Wednesday, July 06, 2016

Comic Book Fashion Design

When it comes down to comic book fashion design, there are two basic camps, depending on how you perceive the world. Ignoring super-heroes and cyborgs for a moment, the issue is more than just aesthetic, even though your illustrator may disagree; there are issues of how gritty you want your comic to look, and dear you want human life to be. Those looking for a gritty story where human life is cheap usually ignore body armor in favor of decent fashion. Not only does it underscore that human life is cheap, but that it's more important to go out looking good than actually being good. 

It also makes for an important point regarding relationships: People are going to have relationships that tend to the superficial, and that are more important for the political relationships they represent than the actual relationship. Some are going to be based solely on how pretty or handsome the characters are, and will likely last only as long either is in fashion. It also means that ugly characters are going to be easily aggravated, as the only relationships they have are those that they pay for or force. The world may be pretty, but the people are ugly. 

On the other hand, if you want to show that human life is important and worth clinging on to, then put everyone in armor. The armor doesn't just act as a protection against bullets and blades; it also shows the necessary armor that people put on in order to protect them life. People are likely to not expose themselves very often, and when they do they are likely to go full bore. Relationships are going to seem forced and usually long term; once someone finds he feels comfortable with he is likely to do whatever it takes to keep that relationship. Even those that appear open are likely to keep some part of themselves hidden. This world will be filled with a lot of icebergs, where everything is chilly and there is a lot more going on then what appears.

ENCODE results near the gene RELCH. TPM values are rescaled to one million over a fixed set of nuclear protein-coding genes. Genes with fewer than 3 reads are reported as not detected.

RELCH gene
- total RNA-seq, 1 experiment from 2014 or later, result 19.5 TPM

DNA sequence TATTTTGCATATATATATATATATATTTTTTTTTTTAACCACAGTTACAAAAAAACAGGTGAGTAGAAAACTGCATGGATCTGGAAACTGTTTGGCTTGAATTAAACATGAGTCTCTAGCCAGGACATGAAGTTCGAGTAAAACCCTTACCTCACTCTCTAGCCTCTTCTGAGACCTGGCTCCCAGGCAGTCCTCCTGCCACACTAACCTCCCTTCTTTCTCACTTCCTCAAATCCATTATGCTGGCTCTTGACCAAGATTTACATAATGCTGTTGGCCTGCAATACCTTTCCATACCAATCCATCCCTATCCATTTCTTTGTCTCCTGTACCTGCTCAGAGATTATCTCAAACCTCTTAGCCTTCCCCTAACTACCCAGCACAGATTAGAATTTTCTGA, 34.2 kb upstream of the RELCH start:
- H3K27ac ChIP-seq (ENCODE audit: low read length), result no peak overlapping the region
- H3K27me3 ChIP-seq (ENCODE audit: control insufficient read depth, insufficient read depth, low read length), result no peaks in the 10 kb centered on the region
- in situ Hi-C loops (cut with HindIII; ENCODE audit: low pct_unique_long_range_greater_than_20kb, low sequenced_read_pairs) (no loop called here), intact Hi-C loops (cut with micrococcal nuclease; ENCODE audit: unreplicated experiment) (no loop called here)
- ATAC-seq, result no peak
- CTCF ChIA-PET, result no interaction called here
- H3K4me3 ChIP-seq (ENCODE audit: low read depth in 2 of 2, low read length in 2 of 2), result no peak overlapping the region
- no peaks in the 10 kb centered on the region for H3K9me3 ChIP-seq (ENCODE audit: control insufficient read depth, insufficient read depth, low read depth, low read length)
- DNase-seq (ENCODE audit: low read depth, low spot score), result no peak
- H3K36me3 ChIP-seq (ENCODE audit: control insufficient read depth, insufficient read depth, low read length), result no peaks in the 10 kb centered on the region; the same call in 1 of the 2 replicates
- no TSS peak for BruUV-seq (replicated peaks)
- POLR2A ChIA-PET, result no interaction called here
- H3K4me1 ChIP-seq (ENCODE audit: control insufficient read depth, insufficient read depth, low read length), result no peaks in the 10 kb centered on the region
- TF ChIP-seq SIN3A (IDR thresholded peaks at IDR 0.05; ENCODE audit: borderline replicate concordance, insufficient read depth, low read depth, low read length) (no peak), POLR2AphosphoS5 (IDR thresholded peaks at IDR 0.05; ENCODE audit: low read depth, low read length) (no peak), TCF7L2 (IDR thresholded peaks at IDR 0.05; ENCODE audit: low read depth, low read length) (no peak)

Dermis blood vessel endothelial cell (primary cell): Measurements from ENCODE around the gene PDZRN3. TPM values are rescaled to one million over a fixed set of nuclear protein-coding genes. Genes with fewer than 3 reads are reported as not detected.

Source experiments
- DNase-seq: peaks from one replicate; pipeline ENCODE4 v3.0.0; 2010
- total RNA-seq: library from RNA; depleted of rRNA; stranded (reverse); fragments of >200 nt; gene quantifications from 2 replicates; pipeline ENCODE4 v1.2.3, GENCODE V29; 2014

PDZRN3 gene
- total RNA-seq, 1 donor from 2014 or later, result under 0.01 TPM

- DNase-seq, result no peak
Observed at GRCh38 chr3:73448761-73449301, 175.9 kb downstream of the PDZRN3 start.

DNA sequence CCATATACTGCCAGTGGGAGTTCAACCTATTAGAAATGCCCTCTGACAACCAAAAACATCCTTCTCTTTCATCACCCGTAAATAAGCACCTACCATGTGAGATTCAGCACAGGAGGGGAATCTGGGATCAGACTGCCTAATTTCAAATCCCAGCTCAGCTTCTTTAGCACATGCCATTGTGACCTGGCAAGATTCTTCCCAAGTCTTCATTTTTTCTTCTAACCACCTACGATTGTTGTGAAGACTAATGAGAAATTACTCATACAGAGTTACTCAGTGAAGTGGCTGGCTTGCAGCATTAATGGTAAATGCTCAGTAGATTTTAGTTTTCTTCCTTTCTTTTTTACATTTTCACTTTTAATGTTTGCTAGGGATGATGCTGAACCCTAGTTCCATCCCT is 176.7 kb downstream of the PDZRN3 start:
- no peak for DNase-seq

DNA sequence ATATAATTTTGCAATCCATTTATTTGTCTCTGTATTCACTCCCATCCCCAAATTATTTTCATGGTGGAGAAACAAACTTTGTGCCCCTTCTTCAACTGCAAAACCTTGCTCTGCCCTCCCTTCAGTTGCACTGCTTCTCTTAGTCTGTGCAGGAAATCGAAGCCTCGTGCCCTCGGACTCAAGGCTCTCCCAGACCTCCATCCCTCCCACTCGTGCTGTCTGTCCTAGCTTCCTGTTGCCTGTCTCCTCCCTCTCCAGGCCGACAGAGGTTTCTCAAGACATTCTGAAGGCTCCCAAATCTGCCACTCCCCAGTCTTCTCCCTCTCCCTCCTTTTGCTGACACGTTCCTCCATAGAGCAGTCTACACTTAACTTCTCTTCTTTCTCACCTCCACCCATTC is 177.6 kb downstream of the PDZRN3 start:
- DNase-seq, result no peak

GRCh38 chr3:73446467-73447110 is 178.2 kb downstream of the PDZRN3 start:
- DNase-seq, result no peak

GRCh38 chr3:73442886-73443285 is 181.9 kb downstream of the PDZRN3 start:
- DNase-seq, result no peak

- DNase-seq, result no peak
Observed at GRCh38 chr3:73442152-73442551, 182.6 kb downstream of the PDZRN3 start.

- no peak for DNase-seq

Of course, you can mix the two approaches as desired, either on a person-by-person basis or creating a split world between those the pretty and the armored. That could make for some very interesting characters, especially as their personalities would have a very visual aspect to them. Ultimately, when you decide where you are on the armor debate, talk it over with your illustrator and see what the two of you decide. Regardless of that decision, it is one worth debating.

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